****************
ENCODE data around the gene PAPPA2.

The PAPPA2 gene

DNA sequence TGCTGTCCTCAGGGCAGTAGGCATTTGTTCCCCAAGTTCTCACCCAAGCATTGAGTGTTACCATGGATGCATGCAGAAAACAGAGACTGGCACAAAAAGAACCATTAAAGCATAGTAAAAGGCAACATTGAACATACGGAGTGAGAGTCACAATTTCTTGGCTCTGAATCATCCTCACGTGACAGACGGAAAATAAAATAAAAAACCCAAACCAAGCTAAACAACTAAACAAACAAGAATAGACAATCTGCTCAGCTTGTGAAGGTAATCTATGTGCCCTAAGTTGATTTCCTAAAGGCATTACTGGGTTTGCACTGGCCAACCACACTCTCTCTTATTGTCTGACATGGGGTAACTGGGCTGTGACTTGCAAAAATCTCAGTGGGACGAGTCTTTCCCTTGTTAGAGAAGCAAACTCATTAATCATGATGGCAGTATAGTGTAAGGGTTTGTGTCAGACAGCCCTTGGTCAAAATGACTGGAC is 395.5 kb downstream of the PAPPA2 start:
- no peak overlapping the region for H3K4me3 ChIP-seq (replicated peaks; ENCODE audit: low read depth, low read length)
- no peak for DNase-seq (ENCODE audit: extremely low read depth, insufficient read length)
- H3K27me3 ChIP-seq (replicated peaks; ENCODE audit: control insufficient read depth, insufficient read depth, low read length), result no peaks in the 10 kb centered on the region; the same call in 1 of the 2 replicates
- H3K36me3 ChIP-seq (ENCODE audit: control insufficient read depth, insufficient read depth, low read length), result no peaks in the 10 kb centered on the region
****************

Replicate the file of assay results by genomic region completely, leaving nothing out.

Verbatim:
ENCODE data around the gene PAPPA2.

The PAPPA2 gene

DNA sequence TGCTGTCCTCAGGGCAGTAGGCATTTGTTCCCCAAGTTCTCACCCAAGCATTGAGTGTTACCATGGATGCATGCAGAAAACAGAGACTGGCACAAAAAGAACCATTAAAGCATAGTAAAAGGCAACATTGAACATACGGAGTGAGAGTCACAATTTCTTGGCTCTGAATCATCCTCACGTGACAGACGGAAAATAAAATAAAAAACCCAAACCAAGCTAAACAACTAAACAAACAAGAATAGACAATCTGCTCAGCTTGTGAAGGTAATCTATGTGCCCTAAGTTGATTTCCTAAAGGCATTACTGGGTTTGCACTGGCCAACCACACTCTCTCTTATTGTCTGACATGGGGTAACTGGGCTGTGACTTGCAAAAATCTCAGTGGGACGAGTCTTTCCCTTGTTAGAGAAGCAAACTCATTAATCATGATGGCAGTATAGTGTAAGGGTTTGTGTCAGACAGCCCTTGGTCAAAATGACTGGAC is 395.5 kb downstream of the PAPPA2 start:
- no peak overlapping the region for H3K4me3 ChIP-seq (replicated peaks; ENCODE audit: low read depth, low read length)
- no peak for DNase-seq (ENCODE audit: extremely low read depth, insufficient read length)
- H3K27me3 ChIP-seq (replicated peaks; ENCODE audit: control insufficient read depth, insufficient read depth, low read length), result no peaks in the 10 kb centered on the region; the same call in 1 of the 2 replicates
- H3K36me3 ChIP-seq (ENCODE audit: control insufficient read depth, insufficient read depth, low read length), result no peaks in the 10 kb centered on the region